A Week in the Life of an Investment Banking Analyst: Tuesday
My week continues with an account of what happened on Tuesday – not quite as dreaded as Monday, but still far from the weekend.
9 AM – No fire drills today, so I get to the office at a normal time once again. The morning is fairly slow and I spend most of my time making further changes to the presentation/Offering Memorandum for Client A from yesterday.
I defined fire drill back in my article on investment banking lingo, but it’s an emergency where the analyst has to produce something under a very tight time constraint (usually less than an hour). Often it turns out to be unnecessary.
12 PM – Multiple requests from different MDs; one of them wants to see an analysis of deal-related documents that Client B (the public company being sold to a larger public company) and the buyer are exchanging. Another one is asking for some old presentation we put together.
Managing Directors don’t interact much with analysts, but there are always exceptions. Everyone has a different style and some of the MDs are more “hands-on” than others. Sometimes if it’s a simple request the MD will just ask the analyst directly rather than going through 2-3 other layers of people.
3 PM – Have to run a Premiums Analysis for a potential client. Dealing with them is often more painful than working with real clients.
A Premiums Analysis is one of those valuation methodologies you may not know about if your knowledge of finance is limited to the Vault Guide.
When a public company is acquired, the buyer has to pay a premium to the seller’s share price so that there’s an actual reason to sell the company. Why would you sell for $25.00 if your share price is currently $24.75?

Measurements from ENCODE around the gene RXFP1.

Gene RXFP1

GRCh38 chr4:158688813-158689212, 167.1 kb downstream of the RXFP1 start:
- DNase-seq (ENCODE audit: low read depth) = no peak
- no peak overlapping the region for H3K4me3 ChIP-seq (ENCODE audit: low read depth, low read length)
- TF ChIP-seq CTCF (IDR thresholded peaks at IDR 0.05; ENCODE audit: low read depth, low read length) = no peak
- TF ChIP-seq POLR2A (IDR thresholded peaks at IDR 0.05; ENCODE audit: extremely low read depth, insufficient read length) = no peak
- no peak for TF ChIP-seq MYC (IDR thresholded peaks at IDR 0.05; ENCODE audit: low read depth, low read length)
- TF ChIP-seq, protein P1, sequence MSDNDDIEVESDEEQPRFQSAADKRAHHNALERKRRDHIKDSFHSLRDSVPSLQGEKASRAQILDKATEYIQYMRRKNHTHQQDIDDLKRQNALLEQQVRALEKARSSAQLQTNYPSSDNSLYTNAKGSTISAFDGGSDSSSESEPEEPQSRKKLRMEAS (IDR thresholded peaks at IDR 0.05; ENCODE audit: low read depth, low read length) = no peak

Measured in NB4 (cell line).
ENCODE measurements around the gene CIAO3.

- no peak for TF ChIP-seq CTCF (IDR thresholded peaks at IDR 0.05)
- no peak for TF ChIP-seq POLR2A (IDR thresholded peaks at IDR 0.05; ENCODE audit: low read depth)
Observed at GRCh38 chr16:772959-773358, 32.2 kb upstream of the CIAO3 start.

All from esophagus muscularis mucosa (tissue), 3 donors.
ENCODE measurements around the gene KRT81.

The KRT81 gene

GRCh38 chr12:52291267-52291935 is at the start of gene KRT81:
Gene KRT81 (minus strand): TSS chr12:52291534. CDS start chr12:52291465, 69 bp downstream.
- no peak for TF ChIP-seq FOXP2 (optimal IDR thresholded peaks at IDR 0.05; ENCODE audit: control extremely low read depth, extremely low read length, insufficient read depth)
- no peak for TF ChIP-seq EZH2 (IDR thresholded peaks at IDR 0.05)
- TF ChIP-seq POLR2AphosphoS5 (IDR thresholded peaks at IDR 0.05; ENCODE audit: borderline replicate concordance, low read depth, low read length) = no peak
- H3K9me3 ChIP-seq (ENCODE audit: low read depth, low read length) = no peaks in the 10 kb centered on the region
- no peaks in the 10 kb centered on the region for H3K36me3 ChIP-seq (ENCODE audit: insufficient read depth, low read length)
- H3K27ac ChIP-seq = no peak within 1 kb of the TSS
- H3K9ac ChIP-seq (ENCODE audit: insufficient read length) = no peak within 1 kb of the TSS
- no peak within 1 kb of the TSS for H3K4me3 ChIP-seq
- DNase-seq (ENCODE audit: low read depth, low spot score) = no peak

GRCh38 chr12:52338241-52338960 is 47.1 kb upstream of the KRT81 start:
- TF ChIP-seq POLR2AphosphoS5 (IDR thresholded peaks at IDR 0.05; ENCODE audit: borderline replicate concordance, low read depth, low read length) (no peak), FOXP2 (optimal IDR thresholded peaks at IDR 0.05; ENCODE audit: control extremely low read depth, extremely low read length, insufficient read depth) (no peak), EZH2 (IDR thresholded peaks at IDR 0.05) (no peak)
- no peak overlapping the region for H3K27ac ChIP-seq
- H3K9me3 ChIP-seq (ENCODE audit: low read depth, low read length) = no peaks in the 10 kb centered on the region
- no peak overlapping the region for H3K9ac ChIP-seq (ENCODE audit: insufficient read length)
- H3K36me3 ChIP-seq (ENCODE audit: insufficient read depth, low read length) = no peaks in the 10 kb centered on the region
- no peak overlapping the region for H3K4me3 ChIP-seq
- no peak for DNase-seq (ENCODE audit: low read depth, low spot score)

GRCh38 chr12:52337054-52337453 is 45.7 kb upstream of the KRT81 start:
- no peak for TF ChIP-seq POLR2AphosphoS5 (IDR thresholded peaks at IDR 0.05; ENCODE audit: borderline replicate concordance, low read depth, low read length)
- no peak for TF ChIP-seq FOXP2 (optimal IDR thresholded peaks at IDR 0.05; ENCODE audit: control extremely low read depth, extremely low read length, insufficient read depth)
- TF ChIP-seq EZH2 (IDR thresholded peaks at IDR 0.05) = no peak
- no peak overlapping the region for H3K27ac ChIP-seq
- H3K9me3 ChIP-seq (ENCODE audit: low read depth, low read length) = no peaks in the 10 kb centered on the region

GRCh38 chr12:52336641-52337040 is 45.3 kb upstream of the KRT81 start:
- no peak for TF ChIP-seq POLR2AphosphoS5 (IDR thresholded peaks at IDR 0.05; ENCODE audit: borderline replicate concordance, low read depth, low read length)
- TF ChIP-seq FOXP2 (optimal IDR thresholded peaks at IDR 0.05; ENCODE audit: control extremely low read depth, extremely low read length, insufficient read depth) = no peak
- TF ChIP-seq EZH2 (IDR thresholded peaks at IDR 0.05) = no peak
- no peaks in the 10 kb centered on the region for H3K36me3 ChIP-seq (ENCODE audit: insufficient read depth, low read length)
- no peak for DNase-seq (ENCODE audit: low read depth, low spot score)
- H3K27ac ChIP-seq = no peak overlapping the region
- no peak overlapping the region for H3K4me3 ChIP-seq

A Premiums Analysis lists all public companies that have been acquired in a certain market (for example, Internet companies) in a certain deal size range (over $5 billion USD) in a given time period (the past 2 years) and establishes the median 1-day, 20-day, 30-day, 60-day (and sometimes even more) premiums paid to the seller’s share price.
The medians are usually in the 15-35% range, and sellers will rarely agree to anything under 10% unless there are unusual circumstances (e.g. a recent run-up in the stock price).
If you apply the median of the set to the company you’re looking at, you get an idea of the price to expect.
For example, if the median premium is 20% and the client’s share price is $50.00, then they might expect at least $60.00 if they sell the company.
6 PM – Analysis takes longer than expected since most of our data is wrong or missing (this happens a lot). Client C (the private equity deal) has sent a flood of information throughout the day and I make further changes to our models.
8 PM – Some of the other analysts go out to eat. I want to leave before 2 AM so I pass on this one.
10 PM – Finish up work for Client C and speak with associate on changes for Client A’s presentation.
This is how the investment banking workflow works: constant revisions of presentations and documents until they’re in passable form. 90% of your time is spent on everything after the initial version.
1 AM – Accomplish my goal of heading home before 2. Changes took longer than expected.
2 AM – Decide to go work out despite being tired. I don’t recommend this.
Note to incoming analysts (and associates): If you’re into fitness, find a 24-hour gym near your office. Plan on hitting the gym only at unusual hours.
3 AM – Arrive back home, even more tired. Pass out.
This was a standard Tuesday – there was probably less downtime than normal, with 16 hours of actual work.
Series: A Week in the Life of an Investment Banker
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